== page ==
Diet Conscious Snacks – What are they really?

Credit:American Heart Association

When shopping for healthy snacks some items come readily to mind: yoghurt, nuts, muesli bars, or something sweet like a muffin or diet soft drink.  However they may not be such a wise choice when you look more closely at the ingredients labels.  Some are extremely high in calories and fat.  Here’s what to watch for to ensure you purchase a healthier option.

Yoghurt: Plain yoghurt can naturally contain about 16 grams of sugar per cup, but if you eat flavoured yoghurt you could be adding an additional 15 grams more!  What to do: Purchase plain, low-fat yoghurt and chop up a piece of fruit to add to it for your snack.  You’ll be lowering the calorie intake and contributing to your 5+ a day.  Or even better choose a low fat Greek yoghurt as it often has a higher protein content which will keep you satisfied for longer.

Trail Mix or Scroggin: This is a great snack for those heading out into the wilderness for a hike. However for those less active it can be too high in fat and contribute to an excess of calories, especially if they comprise items like yoghurt-covered raisins (containing saturated and trans fats) or roasted and salted nuts.   What to do: Prepare your own mix with raw nuts, dried fruits like raisins, sultanas or chopped apricots and some wholegrain cereal.

Muesli Bars: Containing the word muesli we automatically think it’s good for us; however the name can be deceiving.  Many bars are loaded with sugar, salt and fat and contain way too many calories to be considered a ‘snack’!  What to do: Look for a bar that contains no more than 600kJ per bar for an adult and children’s snacks should contain no more than 300kJ.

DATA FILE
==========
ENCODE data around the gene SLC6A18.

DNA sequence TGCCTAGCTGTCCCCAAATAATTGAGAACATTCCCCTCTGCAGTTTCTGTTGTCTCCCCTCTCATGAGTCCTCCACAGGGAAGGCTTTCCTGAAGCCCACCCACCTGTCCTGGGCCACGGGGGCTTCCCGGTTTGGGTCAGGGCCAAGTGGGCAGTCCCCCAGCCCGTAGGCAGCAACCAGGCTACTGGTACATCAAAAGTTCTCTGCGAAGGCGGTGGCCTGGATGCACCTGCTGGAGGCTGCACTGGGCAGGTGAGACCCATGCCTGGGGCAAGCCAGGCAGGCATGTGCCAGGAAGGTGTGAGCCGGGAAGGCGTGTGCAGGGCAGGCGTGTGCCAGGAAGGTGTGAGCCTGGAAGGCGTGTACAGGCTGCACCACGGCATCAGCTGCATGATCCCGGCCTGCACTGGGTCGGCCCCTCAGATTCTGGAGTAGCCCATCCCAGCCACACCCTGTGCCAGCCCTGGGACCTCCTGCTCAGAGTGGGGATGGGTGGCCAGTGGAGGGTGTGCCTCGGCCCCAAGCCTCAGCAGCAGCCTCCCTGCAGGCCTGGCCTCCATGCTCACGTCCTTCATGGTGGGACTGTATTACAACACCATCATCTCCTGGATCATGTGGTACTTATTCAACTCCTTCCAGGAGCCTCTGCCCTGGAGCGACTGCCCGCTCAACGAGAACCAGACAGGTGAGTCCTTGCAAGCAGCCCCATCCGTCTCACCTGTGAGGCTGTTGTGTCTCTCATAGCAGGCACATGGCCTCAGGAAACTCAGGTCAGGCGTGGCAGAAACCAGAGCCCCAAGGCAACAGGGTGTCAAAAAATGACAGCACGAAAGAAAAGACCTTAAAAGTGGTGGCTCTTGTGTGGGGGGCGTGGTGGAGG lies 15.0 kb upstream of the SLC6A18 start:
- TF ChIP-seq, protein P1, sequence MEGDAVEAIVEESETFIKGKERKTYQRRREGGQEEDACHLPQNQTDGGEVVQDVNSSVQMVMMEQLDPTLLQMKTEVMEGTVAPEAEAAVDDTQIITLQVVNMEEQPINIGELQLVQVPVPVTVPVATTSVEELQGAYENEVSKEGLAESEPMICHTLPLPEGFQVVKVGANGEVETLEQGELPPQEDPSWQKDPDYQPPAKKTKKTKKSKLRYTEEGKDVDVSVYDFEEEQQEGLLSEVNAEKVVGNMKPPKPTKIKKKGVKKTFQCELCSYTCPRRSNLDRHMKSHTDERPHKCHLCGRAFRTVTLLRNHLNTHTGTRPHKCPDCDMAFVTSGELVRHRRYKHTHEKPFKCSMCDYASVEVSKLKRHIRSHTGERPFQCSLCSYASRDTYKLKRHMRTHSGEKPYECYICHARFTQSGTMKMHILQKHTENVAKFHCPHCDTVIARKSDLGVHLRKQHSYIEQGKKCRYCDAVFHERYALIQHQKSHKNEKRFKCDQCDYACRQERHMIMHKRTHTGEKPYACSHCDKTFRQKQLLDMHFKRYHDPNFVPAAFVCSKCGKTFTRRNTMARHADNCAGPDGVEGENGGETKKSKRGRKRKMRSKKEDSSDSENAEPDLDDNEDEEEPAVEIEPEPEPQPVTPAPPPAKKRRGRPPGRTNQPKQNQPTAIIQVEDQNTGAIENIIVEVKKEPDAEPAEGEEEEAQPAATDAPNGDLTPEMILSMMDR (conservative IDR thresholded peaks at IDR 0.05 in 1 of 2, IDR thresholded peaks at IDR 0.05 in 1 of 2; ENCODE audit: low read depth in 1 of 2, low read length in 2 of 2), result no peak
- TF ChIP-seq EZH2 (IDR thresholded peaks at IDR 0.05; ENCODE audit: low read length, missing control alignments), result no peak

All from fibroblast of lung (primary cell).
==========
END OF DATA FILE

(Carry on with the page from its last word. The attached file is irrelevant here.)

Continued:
Muffins: Again it is the word muffin that can lead us to believe it is a healthy snack, though many muffins these days are glorified cupcakes loaded with sugar and fat.  What to do: Bake them yourself, you’ll then know exactly what you are eating and you’ll also save money!  If you are going to purchase a muffin opt for a bran one without smothering it in butter. Also look for the Heart Foundation ‘tick’ on some brands of muffins.

Diet Drinks:  Diet or Zero-calorie soft drinks are not that great for the waist line. An American Health Science Research Centre found that people who drank artificially sweetened soft drinks gained more weight than those who didn’t! Why? They think it’s possibly because the sweet flavourings may trigger cravings for the real thing, so consumed more calories overall.  What to do: Save the diet soft drinks for a special treat.  Instead opt for water or freshly squeezed juice (with no added sugar) or if you really miss the fizz try a sparkling mineral water.



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